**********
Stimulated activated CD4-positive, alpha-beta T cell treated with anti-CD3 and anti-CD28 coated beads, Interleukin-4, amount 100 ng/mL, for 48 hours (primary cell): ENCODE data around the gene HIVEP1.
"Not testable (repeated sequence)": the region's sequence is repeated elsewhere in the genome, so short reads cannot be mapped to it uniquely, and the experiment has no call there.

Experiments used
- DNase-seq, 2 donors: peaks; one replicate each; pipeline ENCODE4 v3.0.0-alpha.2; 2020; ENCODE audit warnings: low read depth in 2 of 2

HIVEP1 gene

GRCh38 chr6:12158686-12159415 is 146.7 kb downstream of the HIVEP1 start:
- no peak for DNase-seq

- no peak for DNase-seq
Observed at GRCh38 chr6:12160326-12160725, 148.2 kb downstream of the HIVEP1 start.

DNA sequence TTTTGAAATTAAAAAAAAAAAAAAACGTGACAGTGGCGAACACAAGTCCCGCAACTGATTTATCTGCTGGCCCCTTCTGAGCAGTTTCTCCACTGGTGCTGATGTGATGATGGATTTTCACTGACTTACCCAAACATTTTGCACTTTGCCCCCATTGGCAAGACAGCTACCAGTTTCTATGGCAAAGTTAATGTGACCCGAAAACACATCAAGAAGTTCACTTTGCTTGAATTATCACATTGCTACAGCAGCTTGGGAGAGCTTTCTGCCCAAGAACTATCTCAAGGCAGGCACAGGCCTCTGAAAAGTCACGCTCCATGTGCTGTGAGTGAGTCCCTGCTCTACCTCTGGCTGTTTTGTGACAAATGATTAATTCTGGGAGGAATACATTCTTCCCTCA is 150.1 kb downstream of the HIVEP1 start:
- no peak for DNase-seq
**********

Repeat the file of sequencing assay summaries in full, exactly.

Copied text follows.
Stimulated activated CD4-positive, alpha-beta T cell treated with anti-CD3 and anti-CD28 coated beads, Interleukin-4, amount 100 ng/mL, for 48 hours (primary cell): ENCODE data around the gene HIVEP1.
"Not testable (repeated sequence)": the region's sequence is repeated elsewhere in the genome, so short reads cannot be mapped to it uniquely, and the experiment has no call there.

Experiments used
- DNase-seq, 2 donors: peaks; one replicate each; pipeline ENCODE4 v3.0.0-alpha.2; 2020; ENCODE audit warnings: low read depth in 2 of 2

HIVEP1 gene

GRCh38 chr6:12158686-12159415 is 146.7 kb downstream of the HIVEP1 start:
- no peak for DNase-seq

- no peak for DNase-seq
Observed at GRCh38 chr6:12160326-12160725, 148.2 kb downstream of the HIVEP1 start.

DNA sequence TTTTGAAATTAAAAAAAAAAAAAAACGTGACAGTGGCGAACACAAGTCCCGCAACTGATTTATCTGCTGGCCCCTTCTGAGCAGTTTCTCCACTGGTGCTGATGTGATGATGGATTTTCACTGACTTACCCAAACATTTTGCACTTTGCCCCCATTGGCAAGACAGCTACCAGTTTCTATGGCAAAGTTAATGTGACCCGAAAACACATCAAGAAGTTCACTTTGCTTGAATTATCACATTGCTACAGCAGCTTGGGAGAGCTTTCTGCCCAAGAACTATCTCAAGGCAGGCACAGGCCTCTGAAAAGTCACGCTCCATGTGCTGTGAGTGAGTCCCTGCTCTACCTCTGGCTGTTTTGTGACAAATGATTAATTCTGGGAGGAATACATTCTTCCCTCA is 150.1 kb downstream of the HIVEP1 start:
- no peak for DNase-seq